For 20 exhilarating minutes, to be fair, this season-defining result seemed highly unlikely. Making a bright, vibrant start, Charlton swarmed all over their visitors. As early as the 3rd minute, Jayden Stockley climbed high to meet Deji Oshilaja’s precise cross from the left to bullet a header which was goalbound until Ben Garratt spectacularly fingertipped it on to the bar before batting the rebound to safety. Stockley’s disbelief was palpable but he hadn’t long to wait for better luck. Timing Andrew Shinnie’s outswinging corner with stylish ease, this time he gave Garratt no chance with a firm, downward header.
Recent setbacks after taking early leads have made cautious nonbelievers of their supporters but, Charlton briefly seemed capable of making easy work of Jimmy Floyd Hasselbaink’s struggling side. They came within inches of doubling their lead when Edwards fouled Liam Millar and Shinnie cannoned the resultant free kick off Garratt’s bar. A second goal might have made all the difference but you know what they say about ifs and ands making pots and pans. It can’t be done.
As it turned out, Charlton’s bolt had already been shot. As good as they’d briefly been, they quickly degenerated into a leaderless rabble, incapable of delivering the simplest of passes to its intended destination or winning the most innocuous of tackles. Their early confidence quickly dissolved into hesitancy and uncertainty, with every decision an energy-sapping effort. There’s a word that covers it all but as you probably witnessed this debacle, you might wish to use your own. In the 24th minute, Albion’s equaliser punctured their pretensions and ended their illusions though, ironically, it could have been stopped almost at source.
It was no secret that a routine throw near the tunnel was intended for Jonny Smith but Diallang Jaiyesimi reacted sluggishly and showed little appetite for the ugly but necessary elements of the game. Smith was allowed to escape to the byline and cross dangerously. Too strong for the posse of Addicks’ defenders surrounding him, Mike Fondop rose imperiously to bully a header past an indecisive Ben Amos. The writing was written clearly on the wall for Charlton and it made depressing reading.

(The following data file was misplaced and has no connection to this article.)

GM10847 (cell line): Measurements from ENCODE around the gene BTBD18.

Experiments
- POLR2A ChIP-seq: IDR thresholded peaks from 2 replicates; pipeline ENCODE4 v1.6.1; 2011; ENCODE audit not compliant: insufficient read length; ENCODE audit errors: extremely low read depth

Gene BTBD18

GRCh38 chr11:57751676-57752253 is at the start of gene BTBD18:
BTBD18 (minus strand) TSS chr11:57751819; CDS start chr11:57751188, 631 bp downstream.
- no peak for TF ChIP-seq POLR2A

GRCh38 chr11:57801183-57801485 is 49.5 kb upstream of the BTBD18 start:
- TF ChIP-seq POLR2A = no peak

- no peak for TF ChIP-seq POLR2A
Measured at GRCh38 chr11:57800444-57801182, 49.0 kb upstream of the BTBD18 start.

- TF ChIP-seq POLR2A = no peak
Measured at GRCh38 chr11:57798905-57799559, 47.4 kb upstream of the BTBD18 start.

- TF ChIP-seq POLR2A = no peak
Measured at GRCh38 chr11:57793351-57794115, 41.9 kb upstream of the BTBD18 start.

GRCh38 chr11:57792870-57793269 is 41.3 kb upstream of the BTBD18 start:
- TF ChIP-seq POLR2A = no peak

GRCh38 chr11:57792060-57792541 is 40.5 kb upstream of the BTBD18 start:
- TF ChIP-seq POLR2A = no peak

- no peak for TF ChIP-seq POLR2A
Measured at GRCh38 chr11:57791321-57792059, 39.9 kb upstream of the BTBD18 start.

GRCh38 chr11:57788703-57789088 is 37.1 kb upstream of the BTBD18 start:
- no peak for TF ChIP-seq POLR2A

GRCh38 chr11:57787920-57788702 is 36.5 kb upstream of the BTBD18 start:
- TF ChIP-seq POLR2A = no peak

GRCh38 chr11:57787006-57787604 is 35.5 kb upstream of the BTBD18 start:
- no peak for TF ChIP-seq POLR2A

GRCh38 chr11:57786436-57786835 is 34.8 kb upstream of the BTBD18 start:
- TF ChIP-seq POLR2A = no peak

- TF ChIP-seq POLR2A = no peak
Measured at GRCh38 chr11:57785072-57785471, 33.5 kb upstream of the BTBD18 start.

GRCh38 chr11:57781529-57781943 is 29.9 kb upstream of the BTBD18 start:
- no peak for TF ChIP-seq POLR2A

It took the Brewers less than ten second-half minutes to complete their comeback and secure the points they desperately needed to climb off the bottom of the division. And if a slice of good fortune attended their winning goal, it also received a helping hand from the possession Adam Matthews carelessly conceded inside the home half. Substitute Danny Rowe took up the running and tried his luck speculatively from the left. His optimistic shot caught a treacherous deflection off Ben Watson’s hand, changed course and beat Amos’ frantic effort to keep it out of the top right corner.
With more than a half hour remaining, you might suppose that the visitors came under intense pressure to hang on to their lead. Well, you would suppose wrong. The Addicks came closest to equalising when Ben Purrington, their best player on a dreary, demoralising evening, turned on Stockley’s back header to shoot right-footed but was foiled by Garratt’s smart save. Millar’s pass then sent Chuks Aneke through but Edwards’ diligent tracking enabled him to whisk the ball off the big substitute’s toe.
Burton expertly dallied and dillied to the final whistle as Charlton lost their way and didn’t know where to go. Chances are they’re going nowhere; neither up nor down but in stodgy mid-table, grateful for the 44 points they already have.